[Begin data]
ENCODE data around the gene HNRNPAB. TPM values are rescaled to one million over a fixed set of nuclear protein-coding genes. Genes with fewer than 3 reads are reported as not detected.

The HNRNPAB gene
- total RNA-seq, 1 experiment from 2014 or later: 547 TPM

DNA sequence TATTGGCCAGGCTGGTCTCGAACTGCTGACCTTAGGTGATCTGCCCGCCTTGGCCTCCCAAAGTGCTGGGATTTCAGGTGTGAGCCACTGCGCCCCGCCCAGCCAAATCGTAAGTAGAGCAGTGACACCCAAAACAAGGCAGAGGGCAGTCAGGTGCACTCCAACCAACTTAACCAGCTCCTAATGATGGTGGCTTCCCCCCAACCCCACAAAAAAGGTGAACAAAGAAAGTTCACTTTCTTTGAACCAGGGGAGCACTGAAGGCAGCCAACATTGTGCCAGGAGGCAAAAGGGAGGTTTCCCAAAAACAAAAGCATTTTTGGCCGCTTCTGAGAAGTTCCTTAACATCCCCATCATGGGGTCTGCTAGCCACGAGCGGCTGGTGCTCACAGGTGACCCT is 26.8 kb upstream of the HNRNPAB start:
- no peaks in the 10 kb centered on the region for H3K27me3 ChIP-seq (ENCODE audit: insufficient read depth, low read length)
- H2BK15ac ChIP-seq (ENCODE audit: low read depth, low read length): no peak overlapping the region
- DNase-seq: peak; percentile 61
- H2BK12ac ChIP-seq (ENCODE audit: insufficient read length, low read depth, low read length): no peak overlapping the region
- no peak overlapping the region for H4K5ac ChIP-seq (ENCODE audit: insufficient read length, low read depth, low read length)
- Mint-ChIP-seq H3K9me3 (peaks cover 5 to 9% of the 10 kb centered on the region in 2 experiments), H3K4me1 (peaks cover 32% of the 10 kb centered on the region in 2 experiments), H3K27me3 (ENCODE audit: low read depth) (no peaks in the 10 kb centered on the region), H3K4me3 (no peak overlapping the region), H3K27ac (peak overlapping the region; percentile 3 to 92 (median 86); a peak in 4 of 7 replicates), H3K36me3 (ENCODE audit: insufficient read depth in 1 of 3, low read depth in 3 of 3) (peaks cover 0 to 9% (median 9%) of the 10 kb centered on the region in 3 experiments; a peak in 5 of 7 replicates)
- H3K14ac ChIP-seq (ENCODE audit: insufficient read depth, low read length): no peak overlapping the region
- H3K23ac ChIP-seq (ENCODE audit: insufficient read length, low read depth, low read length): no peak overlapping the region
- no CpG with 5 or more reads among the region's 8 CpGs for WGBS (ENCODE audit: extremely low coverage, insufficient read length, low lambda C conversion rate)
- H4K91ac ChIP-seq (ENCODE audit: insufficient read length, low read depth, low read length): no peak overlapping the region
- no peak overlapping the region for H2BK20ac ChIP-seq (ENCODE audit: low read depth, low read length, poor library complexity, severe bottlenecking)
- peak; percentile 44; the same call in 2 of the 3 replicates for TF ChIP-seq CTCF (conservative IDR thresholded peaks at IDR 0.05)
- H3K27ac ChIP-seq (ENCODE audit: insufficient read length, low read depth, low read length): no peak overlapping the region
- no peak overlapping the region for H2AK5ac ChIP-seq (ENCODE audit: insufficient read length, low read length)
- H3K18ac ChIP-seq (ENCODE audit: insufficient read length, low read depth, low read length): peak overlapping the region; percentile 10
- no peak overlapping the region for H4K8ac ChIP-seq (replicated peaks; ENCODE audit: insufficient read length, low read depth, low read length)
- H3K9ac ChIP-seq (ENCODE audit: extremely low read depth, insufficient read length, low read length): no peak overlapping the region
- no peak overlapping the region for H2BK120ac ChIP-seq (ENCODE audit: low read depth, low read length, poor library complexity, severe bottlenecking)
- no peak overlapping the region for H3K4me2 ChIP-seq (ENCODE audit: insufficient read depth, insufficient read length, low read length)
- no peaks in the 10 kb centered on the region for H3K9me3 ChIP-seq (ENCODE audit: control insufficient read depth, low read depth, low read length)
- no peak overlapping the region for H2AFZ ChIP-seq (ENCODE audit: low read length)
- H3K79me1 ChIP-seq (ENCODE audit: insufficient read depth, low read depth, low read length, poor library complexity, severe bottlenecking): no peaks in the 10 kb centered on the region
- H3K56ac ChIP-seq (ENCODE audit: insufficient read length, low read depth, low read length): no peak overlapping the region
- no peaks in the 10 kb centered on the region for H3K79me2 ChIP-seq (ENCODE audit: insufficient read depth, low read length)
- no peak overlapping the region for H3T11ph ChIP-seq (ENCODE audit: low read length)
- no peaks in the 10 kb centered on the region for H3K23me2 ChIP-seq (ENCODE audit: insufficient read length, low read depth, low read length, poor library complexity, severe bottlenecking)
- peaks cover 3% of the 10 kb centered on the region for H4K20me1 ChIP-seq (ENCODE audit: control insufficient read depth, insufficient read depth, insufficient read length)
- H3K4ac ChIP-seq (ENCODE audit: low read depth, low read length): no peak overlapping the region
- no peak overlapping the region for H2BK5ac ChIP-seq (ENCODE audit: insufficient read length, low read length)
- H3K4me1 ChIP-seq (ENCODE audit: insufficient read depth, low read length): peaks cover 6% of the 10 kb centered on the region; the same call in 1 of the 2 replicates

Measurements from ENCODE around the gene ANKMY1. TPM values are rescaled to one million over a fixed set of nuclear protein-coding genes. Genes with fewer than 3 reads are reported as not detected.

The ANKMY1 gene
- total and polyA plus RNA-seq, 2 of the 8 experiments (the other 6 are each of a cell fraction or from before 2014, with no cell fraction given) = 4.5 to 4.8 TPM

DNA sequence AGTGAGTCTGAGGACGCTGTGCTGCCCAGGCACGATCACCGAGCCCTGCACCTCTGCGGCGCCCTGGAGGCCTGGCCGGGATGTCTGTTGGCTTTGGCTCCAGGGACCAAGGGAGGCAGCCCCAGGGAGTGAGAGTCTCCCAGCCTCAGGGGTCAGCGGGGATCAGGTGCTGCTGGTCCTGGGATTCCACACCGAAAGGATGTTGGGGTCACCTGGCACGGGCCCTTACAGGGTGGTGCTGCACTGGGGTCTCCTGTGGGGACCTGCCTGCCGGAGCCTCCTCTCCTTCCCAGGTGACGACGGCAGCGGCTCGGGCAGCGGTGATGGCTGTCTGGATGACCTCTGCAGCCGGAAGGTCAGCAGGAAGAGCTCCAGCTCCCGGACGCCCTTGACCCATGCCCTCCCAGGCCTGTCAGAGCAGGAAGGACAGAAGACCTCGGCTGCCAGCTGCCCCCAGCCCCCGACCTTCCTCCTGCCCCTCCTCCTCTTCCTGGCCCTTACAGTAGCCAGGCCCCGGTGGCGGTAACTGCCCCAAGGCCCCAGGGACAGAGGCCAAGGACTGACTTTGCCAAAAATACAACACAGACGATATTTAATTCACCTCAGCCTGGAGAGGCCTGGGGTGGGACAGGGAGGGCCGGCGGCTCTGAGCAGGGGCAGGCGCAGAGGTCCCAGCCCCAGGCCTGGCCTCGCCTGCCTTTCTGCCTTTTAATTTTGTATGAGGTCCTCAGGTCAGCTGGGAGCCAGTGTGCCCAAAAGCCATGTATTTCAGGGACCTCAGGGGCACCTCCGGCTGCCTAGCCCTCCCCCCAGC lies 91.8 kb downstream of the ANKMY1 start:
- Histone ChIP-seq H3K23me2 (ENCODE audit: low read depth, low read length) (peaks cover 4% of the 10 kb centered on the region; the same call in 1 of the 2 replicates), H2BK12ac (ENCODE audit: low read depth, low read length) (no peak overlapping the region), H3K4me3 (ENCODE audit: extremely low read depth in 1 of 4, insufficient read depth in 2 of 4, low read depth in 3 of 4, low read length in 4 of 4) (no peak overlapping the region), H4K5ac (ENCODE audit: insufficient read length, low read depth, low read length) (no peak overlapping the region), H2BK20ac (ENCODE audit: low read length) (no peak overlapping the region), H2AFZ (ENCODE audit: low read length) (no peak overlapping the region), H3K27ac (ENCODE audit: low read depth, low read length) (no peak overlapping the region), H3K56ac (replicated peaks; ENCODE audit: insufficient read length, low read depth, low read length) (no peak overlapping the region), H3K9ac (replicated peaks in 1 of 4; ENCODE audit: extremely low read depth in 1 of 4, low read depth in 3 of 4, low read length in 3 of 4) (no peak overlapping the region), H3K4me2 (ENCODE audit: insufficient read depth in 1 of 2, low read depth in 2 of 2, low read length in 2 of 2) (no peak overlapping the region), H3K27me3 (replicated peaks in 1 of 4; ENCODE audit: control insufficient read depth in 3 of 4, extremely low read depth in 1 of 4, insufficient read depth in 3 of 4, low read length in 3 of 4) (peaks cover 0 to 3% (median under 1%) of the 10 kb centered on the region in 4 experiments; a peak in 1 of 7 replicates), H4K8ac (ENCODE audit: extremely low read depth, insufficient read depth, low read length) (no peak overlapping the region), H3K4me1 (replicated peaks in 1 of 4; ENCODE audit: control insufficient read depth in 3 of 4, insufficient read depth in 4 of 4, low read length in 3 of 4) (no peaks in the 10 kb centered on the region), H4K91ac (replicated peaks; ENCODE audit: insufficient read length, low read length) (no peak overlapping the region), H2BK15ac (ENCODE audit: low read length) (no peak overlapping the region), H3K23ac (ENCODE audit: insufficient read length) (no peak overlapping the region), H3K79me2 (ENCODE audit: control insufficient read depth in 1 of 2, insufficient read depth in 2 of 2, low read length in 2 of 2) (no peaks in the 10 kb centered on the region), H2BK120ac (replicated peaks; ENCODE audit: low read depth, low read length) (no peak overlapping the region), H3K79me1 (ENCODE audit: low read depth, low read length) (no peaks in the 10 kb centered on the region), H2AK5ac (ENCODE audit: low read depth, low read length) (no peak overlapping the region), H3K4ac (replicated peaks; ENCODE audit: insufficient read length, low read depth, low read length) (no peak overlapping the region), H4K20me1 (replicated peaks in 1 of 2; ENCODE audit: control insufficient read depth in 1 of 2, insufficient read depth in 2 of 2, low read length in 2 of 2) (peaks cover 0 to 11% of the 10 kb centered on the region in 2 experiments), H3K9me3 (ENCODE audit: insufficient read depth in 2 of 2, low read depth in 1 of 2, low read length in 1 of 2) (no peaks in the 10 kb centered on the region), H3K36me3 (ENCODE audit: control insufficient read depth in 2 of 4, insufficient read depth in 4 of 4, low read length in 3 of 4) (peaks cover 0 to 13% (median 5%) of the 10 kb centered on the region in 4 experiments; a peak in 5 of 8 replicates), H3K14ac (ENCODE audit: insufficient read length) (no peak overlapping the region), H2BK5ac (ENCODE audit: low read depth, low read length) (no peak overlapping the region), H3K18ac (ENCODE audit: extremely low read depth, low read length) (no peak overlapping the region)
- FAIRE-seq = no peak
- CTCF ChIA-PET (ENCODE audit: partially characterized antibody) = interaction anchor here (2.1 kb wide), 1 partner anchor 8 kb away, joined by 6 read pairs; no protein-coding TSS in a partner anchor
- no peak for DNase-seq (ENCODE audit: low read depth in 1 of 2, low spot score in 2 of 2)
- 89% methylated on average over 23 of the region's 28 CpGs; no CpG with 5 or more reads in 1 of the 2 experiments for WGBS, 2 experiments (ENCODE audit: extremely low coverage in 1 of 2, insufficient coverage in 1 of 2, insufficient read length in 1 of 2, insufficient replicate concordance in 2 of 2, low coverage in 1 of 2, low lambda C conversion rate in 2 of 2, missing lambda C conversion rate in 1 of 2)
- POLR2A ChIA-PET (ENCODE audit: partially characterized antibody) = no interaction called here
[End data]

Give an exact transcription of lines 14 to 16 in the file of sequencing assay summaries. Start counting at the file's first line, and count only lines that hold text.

- H4K91ac ChIP-seq (ENCODE audit: insufficient read length, low read depth, low read length): no peak overlapping the region
- no peak overlapping the region for H2BK20ac ChIP-seq (ENCODE audit: low read depth, low read length, poor library complexity, severe bottlenecking)
- peak; percentile 44; the same call in 2 of the 3 replicates for TF ChIP-seq CTCF (conservative IDR thresholded peaks at IDR 0.05)